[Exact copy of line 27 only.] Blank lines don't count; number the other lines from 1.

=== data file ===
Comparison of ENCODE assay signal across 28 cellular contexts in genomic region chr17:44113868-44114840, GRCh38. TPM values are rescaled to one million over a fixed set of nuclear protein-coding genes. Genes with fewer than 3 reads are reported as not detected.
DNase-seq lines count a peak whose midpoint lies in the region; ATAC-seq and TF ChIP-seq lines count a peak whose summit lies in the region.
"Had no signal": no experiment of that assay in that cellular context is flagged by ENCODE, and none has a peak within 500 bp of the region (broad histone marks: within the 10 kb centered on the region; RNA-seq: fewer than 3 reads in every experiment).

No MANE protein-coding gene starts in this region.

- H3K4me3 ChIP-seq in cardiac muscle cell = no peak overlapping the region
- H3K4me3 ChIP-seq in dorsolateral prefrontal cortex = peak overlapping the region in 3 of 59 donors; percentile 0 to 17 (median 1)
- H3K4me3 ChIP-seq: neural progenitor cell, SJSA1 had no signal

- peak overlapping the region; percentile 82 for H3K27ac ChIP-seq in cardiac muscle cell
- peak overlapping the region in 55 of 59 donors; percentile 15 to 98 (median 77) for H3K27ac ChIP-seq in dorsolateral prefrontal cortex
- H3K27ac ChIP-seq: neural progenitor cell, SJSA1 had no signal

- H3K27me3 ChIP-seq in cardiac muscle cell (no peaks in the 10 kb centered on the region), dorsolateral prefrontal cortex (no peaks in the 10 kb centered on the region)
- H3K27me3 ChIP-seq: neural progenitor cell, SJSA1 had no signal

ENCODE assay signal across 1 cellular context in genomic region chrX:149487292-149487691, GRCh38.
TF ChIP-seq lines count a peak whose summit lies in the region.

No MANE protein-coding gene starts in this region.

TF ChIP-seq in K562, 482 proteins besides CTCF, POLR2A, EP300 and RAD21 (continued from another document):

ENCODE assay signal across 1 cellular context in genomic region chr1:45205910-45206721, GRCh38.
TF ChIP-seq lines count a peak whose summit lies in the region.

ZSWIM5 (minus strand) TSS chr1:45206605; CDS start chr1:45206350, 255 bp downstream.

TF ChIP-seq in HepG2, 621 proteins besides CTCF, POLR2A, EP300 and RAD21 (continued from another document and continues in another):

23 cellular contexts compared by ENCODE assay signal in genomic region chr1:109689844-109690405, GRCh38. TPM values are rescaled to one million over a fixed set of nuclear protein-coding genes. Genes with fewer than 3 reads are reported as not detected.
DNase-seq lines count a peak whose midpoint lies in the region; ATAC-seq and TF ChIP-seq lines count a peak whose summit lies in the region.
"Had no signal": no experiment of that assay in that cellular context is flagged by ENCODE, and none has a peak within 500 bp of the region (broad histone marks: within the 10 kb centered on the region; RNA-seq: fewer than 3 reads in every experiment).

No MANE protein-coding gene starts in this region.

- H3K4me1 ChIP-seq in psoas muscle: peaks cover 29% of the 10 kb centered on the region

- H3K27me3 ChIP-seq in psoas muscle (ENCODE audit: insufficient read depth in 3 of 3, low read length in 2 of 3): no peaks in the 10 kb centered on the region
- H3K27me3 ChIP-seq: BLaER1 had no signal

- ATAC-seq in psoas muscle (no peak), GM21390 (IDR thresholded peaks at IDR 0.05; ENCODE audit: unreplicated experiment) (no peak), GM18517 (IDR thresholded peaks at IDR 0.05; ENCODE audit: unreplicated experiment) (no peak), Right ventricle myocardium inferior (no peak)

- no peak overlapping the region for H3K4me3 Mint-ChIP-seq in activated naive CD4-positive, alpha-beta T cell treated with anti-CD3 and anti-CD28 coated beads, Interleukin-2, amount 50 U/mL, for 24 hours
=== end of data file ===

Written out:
- H3K27me3 ChIP-seq: BLaER1 had no signal